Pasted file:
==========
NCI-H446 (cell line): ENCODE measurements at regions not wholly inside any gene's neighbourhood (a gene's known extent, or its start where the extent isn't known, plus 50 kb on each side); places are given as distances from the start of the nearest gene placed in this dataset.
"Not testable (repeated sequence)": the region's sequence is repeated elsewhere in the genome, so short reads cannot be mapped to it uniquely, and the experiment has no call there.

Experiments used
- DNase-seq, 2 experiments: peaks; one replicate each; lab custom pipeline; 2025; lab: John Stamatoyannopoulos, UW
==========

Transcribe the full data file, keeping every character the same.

NCI-H446 (cell line): ENCODE measurements at regions not wholly inside any gene's neighbourhood (a gene's known extent, or its start where the extent isn't known, plus 50 kb on each side); places are given as distances from the start of the nearest gene placed in this dataset.
"Not testable (repeated sequence)": the region's sequence is repeated elsewhere in the genome, so short reads cannot be mapped to it uniquely, and the experiment has no call there.

Experiments used
- DNase-seq, 2 experiments: peaks; one replicate each; lab custom pipeline; 2025; lab: John Stamatoyannopoulos, UW